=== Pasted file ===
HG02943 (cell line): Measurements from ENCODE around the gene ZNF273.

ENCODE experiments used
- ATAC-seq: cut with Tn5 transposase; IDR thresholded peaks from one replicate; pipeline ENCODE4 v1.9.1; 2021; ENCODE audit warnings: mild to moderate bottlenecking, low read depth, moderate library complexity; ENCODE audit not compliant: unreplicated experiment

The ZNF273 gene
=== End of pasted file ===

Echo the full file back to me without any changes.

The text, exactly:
HG02943 (cell line): Measurements from ENCODE around the gene ZNF273.

ENCODE experiments used
- ATAC-seq: cut with Tn5 transposase; IDR thresholded peaks from one replicate; pipeline ENCODE4 v1.9.1; 2021; ENCODE audit warnings: mild to moderate bottlenecking, low read depth, moderate library complexity; ENCODE audit not compliant: unreplicated experiment

The ZNF273 gene